The study was approved by the national and Johns Hopkins University IRB as part of a baseline geographical and malariometric reconnaissance project at Macha. Patient participation was by informed consent of the patients themselves or guardians, in the case of children.
The 51 cases from whom assay samples derived consisted of 47 microscopy-positive and four microscopy negative individuals, aged from 1–54 years (median 11.0 years). Of the 47 that were positive by microscopy, malarial infections exhibited low-grade parasite density, with a median of 708 asexual parasites/μl (geometric mean [95% CI]: 775 [417–1439] asexual parasites/μl; range: 37 – 123026 asexual parasites/μl). All the infected individuals were asymptomatic, except for two febrile cases whose infections had the highest parasite density (mean axillary temperature, 36.85°C; median, 36.90°C; range: 35.60°C – 41.00°C).
Amplicon yield differed considerably by DNA extraction method Additional File (1). Some of the 47 thick-film positive samples were PCR-negative, with different percent yields amongst primer sets Additional File (1). Amongst the four thick film negative field samples two had positive PCR amplifications.
Aliquots of whole saliva and urine extracted by the Qiagen commercial kit afforded 2.6× (odds ratio [95% CI]: 2.609 [1.269–5.331], p = 0.008) and 2.3× (odds ratio [95% CI]: 2.289 [1.281–4.091], p = 0.005) better amplification success, respectively, than the Chelex approach on corresponding specimens. Saliva extracts generally gave 1.6 fold better amplicon yield than corresponding urine extracts (odds ratio [95% CI]: 1.559 [1.046–2.324], p = 0.029).
In addition to extraction method, amplicon yield was also significantly dependent on parasite density and primer set. For each unit increase in log parasite density, the probability of amplification increased 1.8 fold (odds ratio [95% CI]: 1.826 [1.529–2.181], p < 0.001). The DHFR primer set U1-4 afforded the best amplification success, while lowest amplicon yields were obtained with FC27, which was 18.5× less likely to amplify than U1-4. The FC27 primary amplicon is around 750 bp in length in contrast to 370 bp for U1-4. Using primers U1-4, the probability of amplification was not significantly different between commercial (Qiagen®) kit saliva extracts and standard chelex-extracted filter paper blood (odds ratio [95%CI]: 0.522 [0.133–2.049], p = 0.351). For kit-extracted urine, there was a barely significant difference (odds ratio [95% CI]: 0.258 [0.068–0.982], p = 0.047). However, chelex-extracted saliva and urine were still 9.6× (odds ratio [95% CI]: 0.104 [0.017–0.650], p = 0.015) and 10.2× (odds ratio [95%CI]: 098 [0.026–0.366], p = 0.001) less likely to amplify, respectively, than corresponding blood extracts.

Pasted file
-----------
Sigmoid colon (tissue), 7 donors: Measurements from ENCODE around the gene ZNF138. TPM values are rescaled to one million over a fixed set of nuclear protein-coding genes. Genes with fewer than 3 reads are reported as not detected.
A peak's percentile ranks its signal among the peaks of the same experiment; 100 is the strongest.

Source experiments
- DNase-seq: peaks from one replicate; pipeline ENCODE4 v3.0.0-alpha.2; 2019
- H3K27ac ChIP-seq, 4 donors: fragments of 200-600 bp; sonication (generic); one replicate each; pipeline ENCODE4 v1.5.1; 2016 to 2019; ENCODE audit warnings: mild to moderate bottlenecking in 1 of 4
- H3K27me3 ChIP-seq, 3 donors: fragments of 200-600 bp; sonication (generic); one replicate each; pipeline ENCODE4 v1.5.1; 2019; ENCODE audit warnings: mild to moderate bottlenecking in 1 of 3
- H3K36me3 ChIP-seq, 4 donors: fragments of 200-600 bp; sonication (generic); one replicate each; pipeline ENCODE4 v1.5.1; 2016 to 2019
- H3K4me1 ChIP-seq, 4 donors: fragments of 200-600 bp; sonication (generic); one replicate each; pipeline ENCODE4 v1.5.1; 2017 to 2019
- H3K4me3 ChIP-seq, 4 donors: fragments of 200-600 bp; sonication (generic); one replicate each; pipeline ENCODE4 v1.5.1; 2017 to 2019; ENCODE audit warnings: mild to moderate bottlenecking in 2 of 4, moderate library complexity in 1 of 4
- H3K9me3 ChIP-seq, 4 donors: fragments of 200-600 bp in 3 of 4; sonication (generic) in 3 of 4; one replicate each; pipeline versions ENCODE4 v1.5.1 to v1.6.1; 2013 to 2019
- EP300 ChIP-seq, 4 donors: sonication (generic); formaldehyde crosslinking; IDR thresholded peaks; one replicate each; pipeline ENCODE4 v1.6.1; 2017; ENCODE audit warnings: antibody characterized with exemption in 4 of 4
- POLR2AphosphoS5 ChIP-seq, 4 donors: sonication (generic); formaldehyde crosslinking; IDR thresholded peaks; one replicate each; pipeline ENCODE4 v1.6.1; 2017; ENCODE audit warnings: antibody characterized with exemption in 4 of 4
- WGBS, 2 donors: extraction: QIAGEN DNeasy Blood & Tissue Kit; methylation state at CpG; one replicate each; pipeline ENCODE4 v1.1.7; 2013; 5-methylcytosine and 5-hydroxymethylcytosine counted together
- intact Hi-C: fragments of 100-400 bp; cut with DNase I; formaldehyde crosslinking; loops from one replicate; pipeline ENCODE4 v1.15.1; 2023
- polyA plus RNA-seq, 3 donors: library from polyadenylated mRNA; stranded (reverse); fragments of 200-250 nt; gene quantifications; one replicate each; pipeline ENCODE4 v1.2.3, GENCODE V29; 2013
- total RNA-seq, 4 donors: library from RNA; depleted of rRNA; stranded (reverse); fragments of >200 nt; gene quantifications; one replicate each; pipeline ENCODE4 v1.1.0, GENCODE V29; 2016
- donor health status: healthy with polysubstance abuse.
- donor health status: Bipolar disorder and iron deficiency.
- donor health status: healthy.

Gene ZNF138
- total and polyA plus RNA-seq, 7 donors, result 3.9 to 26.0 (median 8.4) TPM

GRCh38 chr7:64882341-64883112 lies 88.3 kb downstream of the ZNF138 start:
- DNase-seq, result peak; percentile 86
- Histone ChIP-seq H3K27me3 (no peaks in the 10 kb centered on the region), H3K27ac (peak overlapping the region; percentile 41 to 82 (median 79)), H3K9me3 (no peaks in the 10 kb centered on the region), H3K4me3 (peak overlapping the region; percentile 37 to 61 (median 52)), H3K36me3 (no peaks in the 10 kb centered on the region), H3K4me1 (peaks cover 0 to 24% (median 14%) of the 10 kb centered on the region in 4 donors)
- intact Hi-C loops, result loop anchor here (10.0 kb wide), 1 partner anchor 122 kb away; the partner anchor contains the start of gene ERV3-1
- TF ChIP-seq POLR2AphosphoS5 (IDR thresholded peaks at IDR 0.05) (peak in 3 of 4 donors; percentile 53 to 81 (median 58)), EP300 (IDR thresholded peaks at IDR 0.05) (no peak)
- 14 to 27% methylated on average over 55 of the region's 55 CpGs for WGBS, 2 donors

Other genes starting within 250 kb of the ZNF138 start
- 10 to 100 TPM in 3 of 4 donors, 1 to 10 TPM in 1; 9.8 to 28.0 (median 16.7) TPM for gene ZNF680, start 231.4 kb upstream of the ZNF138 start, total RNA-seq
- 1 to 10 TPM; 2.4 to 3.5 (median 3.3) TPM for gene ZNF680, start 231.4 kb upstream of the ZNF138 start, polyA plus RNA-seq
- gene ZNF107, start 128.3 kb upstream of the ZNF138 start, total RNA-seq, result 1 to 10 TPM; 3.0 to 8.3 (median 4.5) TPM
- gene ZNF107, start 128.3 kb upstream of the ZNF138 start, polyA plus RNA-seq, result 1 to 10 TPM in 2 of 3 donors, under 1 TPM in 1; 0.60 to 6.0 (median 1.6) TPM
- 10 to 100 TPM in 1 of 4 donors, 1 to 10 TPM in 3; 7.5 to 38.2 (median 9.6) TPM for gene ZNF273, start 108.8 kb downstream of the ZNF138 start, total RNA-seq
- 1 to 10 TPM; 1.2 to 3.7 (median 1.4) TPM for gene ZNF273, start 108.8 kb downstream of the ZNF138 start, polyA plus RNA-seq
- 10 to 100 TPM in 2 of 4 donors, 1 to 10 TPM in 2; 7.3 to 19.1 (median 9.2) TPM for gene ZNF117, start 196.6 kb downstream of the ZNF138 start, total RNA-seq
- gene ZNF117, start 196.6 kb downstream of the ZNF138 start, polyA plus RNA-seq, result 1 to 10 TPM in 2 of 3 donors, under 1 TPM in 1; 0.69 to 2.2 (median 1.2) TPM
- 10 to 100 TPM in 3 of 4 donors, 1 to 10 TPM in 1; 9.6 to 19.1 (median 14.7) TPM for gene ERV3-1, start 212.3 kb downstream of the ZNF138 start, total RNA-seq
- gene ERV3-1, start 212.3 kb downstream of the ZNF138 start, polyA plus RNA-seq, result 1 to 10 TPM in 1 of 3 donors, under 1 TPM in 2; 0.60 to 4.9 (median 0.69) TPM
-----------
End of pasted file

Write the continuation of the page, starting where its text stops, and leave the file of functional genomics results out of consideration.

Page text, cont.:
Current malaria detection and epidemiological surveys depend on drawing blood, which entails risks and often poses difficulties in young children and certain communities with blood taboos. Because they are the most vulnerable to infection and disease, young children tend to constitute the de facto sentinel group used for most malaria surveys. The present study shows for the first time that P. falciparum infection can be detected by PCR on saliva and urine samples from the human host. Nested PCR with P. falciparum MSP2 family-specific primers illustrates that the infection detected in saliva or urine samples is regularly identical to that found in the corresponding peripheral blood of the same individual. In contrast, between-patient MSP2 polymorphic variations were evident among the study samples.